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Tips for Teens and Driving with Friends

teens driving with friends

If there are two things that teenagers love, it is being with friends and being independent. When teenagers first start driving, most laws have restrictions on friends in the vehicle. The topic has been well researched and shows that teens are already more distracted and act more recklessly when friends are in the car. 

While some people may believe that this means teenagers should never drive with friends, there is a better way. Helping a teen transition to driving independently is a risky time, but it is vital to help them manage passengers. There are expectations and rules that parents can make that will help their teen learn to drive safely, even with friends in the car. Here are some ideas parents can implement in their family.

  1. Set a time limit. Once teens are allowed to drive with friends in the vehicle, parents can help their teen ease into the change by setting limits on the amount of time friends are allowed in the car. Saying that a teen can drive for an hour a day with friends or five hours a week helps the teens make plans that are within those limits. It also keeps them somewhat close to home for better practice and more familiar surroundings.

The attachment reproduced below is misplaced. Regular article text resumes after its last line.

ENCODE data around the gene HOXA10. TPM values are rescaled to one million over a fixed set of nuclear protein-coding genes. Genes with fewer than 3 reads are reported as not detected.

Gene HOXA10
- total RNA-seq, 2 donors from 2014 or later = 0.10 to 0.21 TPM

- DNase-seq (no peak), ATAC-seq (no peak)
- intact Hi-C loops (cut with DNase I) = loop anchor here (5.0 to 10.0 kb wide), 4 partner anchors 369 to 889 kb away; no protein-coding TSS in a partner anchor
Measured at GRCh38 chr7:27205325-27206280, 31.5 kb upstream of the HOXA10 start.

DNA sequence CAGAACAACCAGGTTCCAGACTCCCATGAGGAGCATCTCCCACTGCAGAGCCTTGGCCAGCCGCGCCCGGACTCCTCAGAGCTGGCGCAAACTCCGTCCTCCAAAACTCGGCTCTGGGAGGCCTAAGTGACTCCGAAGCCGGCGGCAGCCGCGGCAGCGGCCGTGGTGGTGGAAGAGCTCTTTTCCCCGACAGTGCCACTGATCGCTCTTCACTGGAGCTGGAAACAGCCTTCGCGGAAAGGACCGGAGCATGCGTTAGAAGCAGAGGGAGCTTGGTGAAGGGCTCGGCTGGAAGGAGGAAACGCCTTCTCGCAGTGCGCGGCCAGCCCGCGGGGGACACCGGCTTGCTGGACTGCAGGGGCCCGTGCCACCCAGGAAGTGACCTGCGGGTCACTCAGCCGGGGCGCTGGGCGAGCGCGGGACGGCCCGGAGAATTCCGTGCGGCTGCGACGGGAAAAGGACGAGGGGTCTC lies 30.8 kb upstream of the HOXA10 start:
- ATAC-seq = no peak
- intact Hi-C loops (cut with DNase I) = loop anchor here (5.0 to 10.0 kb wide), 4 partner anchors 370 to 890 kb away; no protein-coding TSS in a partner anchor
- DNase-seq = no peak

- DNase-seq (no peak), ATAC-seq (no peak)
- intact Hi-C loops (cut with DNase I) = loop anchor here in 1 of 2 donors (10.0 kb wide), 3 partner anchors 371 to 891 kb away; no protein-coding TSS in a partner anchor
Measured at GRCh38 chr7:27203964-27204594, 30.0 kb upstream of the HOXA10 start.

2. Limit the number of friends. Research shows that the more friends in the car, the more distracted a teen is behind the wheel. In fact, having a friend in the car doubles a teen’s chance of crashing, but if there are two or more passengers in the car, the teen driver is five times as likely to crash. Ease them into the freedom of driving with friends by limiting the number of friends allowed in the car. With just one friend to start, then two, the teen learns to adjust to staying focused on the road.
  3. Set specific driving hours. When your teen is going out with friends, set clear rules on what hours they are allowed to drive during. There are several things to consider with setting this rule. First, driving in the dark means there is less visibility and more focus on the road is required. Second, the more tired a person is, the slower their reaction time becomes. A great way to help keep your teen and their friends safe is to only allow friends until a reasonable hour. Parents can even set it early and then move it later as their teen driver show responsibility.

Letting your kids take the wheel without a licensed driver in the passenger seat is a scary step. It is difficult to know if they will remember everything from their defensive driving classes. By limiting peers in the car, teens are safer. Setting boundaries around driving with friends in the car helps set expectations and ease them into driving responsibly.

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